Debt ceiling? Austerity budgets? Forget all that! The Army is getting ready to buy a whole mess of brand new vehicles. The service announced this week that it won't be long before it goes forward with the main event in its Joint Light Tactical Vehicle competition, which will pit a bevy of defense industry giants against each other in a showdown for a deal that could be worth some $20 billion or more.
In the ring are BAE Systems and Navistar; Lockheed Martin; and General Tactical Vehicles, a venture of General Dynamics Land Systems and Humvee-builder AM General -- with all manner of subs and sub-subs mixed up in this thing. (BAE, for example, is both offering its own vehicle and is a part of Lockheed Martin's "industry team.") The Army wants a vehicle with better protection for soldiers, more power and more electronic toys, and its story this week explained that the service believes it can get that with this competition. The technology development phase just wound up, explained Sustainment Systems director Tom Goddette, and now it's on to the big show.
"The purpose of the TD phase was geared toward refining the requirements in order to demonstrate the JLTV's ability to meet the designated capability gaps," Goddette said. "The program has succeeded in identifying and proving out those areas of needed development -- and now the Army is analyzing what trade-offs might be required in order to best pursue an acquisition strategy that both lowers costs and delivers this needed capability to Soldiers."Oh, yeah, that's right -- the Army already owns tens of thousands of Humvees, but it needs to "recapitalize" them before they're usable on the post-IED battlefield. But never fear -- there's room in the arsenal for all the trucks under the rainbow.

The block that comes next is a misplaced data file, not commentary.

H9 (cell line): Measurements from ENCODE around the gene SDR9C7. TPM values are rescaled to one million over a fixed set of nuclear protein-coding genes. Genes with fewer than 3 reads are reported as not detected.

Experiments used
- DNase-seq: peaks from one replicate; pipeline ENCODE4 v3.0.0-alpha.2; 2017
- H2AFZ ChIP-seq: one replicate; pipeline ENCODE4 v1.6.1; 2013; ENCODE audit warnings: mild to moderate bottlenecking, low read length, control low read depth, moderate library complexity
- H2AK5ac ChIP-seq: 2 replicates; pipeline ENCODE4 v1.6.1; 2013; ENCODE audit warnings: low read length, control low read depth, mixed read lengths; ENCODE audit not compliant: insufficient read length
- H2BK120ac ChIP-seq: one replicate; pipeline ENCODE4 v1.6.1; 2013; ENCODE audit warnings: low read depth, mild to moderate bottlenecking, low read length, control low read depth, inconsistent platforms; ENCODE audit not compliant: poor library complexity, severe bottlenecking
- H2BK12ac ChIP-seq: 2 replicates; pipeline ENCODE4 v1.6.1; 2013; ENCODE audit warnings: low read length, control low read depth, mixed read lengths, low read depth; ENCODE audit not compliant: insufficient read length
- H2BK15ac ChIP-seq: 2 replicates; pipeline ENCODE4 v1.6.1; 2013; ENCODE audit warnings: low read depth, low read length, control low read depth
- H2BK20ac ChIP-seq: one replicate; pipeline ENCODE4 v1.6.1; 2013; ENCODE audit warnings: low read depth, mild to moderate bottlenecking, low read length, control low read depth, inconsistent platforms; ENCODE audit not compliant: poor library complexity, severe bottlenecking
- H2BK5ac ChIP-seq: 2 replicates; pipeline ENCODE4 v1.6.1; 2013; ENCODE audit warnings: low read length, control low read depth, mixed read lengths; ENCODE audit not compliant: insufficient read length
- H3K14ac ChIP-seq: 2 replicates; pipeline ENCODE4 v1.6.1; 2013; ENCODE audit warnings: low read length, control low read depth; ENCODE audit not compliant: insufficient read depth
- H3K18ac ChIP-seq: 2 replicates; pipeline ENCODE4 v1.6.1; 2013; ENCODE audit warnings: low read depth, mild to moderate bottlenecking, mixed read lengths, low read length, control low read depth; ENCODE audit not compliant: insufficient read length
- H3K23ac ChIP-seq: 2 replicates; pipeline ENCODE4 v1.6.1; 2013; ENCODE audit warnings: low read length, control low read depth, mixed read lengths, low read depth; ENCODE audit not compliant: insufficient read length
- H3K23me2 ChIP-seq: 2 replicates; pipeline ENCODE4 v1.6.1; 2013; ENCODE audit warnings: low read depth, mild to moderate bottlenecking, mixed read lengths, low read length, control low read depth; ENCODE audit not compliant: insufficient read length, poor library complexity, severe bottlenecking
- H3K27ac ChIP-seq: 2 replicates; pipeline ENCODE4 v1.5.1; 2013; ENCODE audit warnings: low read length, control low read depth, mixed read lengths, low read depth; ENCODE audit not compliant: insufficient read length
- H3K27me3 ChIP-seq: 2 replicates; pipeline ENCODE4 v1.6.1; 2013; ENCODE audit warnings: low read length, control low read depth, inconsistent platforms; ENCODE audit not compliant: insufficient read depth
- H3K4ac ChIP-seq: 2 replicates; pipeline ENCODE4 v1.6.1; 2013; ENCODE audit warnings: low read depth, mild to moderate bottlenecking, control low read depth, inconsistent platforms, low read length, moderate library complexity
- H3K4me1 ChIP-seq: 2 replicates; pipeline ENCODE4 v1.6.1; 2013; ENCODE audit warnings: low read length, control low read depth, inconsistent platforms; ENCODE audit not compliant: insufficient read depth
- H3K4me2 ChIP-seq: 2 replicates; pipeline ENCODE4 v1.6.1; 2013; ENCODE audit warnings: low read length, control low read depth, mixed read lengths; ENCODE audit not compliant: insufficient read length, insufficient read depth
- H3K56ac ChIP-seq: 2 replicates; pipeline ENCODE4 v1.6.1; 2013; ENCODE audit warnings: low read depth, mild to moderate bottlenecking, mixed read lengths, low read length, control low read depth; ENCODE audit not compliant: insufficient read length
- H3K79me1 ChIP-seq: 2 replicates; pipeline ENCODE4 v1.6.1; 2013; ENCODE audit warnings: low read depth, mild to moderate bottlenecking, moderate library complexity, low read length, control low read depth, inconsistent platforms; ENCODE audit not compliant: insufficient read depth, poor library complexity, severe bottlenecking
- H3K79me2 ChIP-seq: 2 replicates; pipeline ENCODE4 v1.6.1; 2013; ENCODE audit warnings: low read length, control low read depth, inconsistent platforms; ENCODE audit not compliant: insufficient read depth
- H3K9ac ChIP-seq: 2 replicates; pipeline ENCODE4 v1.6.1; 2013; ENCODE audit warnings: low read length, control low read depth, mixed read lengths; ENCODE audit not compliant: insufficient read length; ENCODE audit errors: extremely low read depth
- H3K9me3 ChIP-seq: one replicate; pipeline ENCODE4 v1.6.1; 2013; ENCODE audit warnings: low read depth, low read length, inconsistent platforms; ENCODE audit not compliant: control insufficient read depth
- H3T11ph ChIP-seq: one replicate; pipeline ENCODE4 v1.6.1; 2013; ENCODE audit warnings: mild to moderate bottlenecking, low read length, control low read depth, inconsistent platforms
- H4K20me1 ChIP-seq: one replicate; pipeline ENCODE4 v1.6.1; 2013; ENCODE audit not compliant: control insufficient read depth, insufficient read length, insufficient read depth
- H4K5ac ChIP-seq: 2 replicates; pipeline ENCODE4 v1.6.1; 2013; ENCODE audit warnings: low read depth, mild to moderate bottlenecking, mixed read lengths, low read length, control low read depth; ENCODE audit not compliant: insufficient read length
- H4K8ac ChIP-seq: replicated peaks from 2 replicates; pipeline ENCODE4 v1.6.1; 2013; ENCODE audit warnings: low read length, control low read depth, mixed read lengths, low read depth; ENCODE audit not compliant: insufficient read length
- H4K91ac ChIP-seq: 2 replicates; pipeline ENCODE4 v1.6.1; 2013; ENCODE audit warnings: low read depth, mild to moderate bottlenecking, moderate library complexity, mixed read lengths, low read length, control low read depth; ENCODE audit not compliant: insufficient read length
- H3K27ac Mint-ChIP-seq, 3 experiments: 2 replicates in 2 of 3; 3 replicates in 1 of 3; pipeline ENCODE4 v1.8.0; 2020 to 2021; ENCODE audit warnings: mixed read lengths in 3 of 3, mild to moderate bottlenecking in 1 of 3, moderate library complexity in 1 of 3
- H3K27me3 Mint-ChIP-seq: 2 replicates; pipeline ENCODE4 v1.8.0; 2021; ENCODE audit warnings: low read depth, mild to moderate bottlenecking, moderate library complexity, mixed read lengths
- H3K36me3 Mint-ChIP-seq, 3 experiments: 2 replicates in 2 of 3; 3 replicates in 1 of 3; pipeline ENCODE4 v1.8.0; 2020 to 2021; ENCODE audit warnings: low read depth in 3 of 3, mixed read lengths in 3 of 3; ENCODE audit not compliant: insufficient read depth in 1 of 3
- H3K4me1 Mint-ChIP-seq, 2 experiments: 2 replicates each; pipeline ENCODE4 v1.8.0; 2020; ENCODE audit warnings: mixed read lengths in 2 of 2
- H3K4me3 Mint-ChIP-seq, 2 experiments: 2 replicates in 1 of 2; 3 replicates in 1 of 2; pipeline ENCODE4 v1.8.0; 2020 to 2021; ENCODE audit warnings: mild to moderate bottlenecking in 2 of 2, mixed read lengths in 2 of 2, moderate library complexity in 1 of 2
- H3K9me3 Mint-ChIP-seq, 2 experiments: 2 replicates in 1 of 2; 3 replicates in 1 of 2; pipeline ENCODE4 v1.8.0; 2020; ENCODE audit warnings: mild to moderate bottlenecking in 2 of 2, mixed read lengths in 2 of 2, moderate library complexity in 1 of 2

The competitive prototyping and extensive testing pursued during the TD phase was designed to match technological capability with the vehicle's requirements and lower risk for an anticipated production phase, Goddette said.
"We demonstrated that every one of the requirements was achievable," Goddette explained. "We've learned that some trade-offs are necessary to pursue an overall strategy that best synchronizes requirements, resources, mature technologies and a cost-reducing acquisition strategy. We demonstrated not only that the requirements were achievable, but we gained valuable insight into the cost of each capability and effect that one capability might have on another. We've learned that some trade-offs are necessary to pursue an overall strategy that best synchronizes requirements, resources, mature technologies and a cost-reducing acquisition strategy," Goddette said.
Operating in today's more budget-constrained fiscal environment, Army developers are working on an approach to JLTV procurement that harnesses the best available technologies while minimizing costs and achieving efficiency in the process, he said.
One such approach includes the possibility of buying less add-on armor, known as B-kits, for the vehicles because not every JLTV will need the added protection and new, lightweight materials may likely become available in the future, Goddette said.
Due to its enhanced technological capabilities, the JLTV will be able to perform a wide range of missions and perform many roles Humvees are currently unable to do, Goddette said. At the same time, the Army has embarked upon a competitive Humvee recap program aimed at improving the survivability of the existing vehicle that is already in the Army inventory.
"The JLTV and Humvee-recap program are designed to complement one another as part of an integrated Light Tactical Vehicle strategy designed to best prepare our force for a range of anticipated future contingencies," Goddette said. "These two competitive efforts are also synchronized with one another to invest a limited amount of resources up front enabling a 'try before we buy' approach and capitalize on the vast experience our industry partners have gained over that past five years."So: The Army's vision is that its units will include some combinations of upgraded Humvees, JLTVs and the Mine-Resistant, Ambush-Protected vehicles it has already spent billions fielding in Iraq and Afghanistan. (And let's not forget the new Ground Combat Vehicle, supposed to enter service in seven years.) The key question now is whether all this can become a reality in tomorrow's frugal America.